Earlier this year, my friend Anik Khan sent me some of his new music, which showcased his particular mixture of Bollywood, hip-hop, and dancehall. He was surprised that I liked it, reminding me that a year ago I wouldn’t have because he knew that I pretty much strictly listened to rap.
Ever since, I've been thinking about how, like anyone, my tastes have morphed over the years. It wasn't until this year, though, in 2016, that I was able to fully open my mind more than ever before, listening to—and even loving—music that was more than just rapping. My preferences changed only within the purview of hip-hop, but even that's been enough to strike a seismic change in what I love hearing.
My entrypoint into rap was largely through Eminem; I grew up in St. Louis, and Detroit was in close proximity. I was fascinated with was his anger, his lyrical dexterity, and his alter ego Slim Shady. Who was Slim Shady and why was he so enraged all the damn time? Why was he always wearing a white undershirt and why was his hair so blonde? I acutely remember Em’s performance at the 2000 MTV Video Music Awards; his rebellious nature was mystifying and alluring.
I was also listening to Jay Z at that point (Vol. 2... Hard Knock Life and Vol. 3... Life and Times of S. Carter stayed on repeat; my cousin and I even got t-shirts made that said “Big Pimpin’”), and both Hov and Em swayed me to dig into years of lyrical East Coast rap. I soon became a purist, the brazenly conscious lyrics of Nas, Public Enemy, Afrika Bambaataa, Talib Kweli, Mos Def and Black Star feeding the burgeoning poet in me. Their music was lyrical fodder, and I hung onto every word of the most bitterly truthful shit I’d ever heard. Of course, there was also voyeurism: Theirs were lives I didn’t know at all. I was an Indian kid living in the suburbs of St. Louis; Nas’ descriptions of Queensbridge were stunning, as were Black Star’s exploration of their “blackness.”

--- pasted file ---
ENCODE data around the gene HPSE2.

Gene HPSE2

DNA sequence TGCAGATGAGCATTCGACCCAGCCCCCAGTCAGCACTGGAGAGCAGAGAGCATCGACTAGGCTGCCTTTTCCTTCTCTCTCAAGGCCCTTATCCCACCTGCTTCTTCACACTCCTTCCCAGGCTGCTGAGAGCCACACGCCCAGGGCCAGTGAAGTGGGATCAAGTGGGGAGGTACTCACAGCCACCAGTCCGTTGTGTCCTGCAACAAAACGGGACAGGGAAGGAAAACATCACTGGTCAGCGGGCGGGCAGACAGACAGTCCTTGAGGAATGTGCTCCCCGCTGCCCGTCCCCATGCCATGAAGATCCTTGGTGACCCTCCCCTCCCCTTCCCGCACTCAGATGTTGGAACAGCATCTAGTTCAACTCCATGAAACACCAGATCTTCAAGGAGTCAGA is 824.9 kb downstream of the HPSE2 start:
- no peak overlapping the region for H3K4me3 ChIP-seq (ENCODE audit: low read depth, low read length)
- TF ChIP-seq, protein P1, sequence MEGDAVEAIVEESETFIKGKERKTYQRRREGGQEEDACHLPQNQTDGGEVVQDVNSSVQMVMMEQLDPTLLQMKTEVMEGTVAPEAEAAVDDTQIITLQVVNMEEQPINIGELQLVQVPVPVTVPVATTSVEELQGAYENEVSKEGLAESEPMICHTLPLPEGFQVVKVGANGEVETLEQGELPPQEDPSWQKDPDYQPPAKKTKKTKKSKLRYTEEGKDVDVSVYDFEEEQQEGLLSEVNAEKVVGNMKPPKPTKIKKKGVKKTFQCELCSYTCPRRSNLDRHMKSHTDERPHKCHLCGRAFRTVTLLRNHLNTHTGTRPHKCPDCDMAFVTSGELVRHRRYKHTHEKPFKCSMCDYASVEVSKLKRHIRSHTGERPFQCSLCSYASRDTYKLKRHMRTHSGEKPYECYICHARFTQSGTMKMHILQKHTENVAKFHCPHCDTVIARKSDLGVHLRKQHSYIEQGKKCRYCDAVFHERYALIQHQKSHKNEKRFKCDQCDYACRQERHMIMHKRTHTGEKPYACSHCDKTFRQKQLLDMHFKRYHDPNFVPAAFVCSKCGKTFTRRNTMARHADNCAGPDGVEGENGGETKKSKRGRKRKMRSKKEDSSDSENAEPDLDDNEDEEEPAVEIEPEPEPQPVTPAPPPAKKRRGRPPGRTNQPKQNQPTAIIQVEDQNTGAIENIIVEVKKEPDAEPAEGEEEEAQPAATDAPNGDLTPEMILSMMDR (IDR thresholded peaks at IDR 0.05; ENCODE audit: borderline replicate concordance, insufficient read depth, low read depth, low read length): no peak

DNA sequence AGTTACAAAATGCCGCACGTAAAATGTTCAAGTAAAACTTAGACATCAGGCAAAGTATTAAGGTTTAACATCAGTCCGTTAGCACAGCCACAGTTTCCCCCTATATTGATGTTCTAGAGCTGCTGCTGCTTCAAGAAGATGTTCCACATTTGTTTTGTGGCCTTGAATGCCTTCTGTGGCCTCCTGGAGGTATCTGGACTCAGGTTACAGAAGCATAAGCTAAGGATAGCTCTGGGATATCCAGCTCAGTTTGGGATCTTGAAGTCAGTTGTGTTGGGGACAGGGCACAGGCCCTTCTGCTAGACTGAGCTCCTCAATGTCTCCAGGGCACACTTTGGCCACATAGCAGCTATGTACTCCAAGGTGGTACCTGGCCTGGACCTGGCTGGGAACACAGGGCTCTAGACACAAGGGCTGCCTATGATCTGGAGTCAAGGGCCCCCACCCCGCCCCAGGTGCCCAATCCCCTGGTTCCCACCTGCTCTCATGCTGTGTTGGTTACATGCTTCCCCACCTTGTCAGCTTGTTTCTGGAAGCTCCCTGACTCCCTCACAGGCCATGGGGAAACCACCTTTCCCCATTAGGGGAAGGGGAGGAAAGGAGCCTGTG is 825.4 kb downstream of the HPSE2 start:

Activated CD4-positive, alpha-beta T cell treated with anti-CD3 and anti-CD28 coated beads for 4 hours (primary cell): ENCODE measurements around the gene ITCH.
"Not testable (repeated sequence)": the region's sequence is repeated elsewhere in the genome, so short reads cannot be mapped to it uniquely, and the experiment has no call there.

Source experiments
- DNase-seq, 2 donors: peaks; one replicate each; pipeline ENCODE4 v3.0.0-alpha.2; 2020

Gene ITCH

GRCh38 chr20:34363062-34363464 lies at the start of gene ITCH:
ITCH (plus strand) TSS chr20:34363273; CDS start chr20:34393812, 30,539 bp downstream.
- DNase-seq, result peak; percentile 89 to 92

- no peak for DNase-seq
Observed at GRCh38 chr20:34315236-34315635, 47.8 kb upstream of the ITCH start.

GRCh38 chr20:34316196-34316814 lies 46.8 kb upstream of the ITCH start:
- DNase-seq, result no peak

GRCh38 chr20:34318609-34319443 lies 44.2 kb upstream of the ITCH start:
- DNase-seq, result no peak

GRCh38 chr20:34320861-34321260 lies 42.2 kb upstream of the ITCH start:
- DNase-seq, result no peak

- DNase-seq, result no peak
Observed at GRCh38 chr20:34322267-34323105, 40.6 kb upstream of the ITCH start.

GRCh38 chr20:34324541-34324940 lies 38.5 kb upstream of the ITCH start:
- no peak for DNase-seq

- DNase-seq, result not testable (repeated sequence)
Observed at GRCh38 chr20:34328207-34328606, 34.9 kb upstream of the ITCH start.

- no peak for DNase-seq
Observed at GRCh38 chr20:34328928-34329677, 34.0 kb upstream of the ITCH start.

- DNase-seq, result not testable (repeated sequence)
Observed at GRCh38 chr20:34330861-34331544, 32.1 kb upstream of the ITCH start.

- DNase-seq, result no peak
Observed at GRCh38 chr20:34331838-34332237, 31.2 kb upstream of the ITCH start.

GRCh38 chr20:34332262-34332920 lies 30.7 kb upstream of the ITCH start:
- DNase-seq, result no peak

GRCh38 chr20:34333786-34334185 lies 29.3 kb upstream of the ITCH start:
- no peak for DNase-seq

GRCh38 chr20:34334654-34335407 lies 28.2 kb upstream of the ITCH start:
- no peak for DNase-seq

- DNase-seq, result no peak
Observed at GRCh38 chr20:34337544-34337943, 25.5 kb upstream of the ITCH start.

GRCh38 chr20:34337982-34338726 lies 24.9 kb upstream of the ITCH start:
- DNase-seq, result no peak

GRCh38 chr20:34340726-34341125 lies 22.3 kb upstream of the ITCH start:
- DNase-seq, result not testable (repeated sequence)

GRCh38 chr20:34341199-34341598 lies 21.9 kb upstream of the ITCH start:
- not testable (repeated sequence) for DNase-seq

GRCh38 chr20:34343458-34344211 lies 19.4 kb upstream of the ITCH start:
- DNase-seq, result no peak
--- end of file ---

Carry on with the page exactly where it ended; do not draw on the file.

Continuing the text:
But the purist in me grew tired, and as I entered high school, I abandoned most of my cerebral ways, expanding my affections to Southern and West Coast rap. Peripherally, I had been listening to OutKast for a while—particularly Stankonia and Speakerboxxx/The Love Below—but then I had to backtrack through their catalog. Next came Tupac, N.W.A, Snoop Dogg, Gucci Mane, Ludacris, Lil Wayne, etc. All very diverse artists from different parts of the country, all tied together by my love of the art of rapping itself, and the words they were speaking. My high school years filled in the gaps for whoever I’d missed, on the East, West or third coasts, and that continued into college, the tail end of which I began immersing myself in indie rap, the place I’ve now lived for years.
Then, The Internet dropped their 2015 album Ego Death, and everything changed. My taste broadened again, and for the first time really went beyond the realm of hip-hop, and rapping. Ego Death was the springboard for my first real embracing of melody. It was the honesty in Syd’s voice that I latched onto—the way the band’s sound and her vocals seamlessly intertwined in a completely organic way.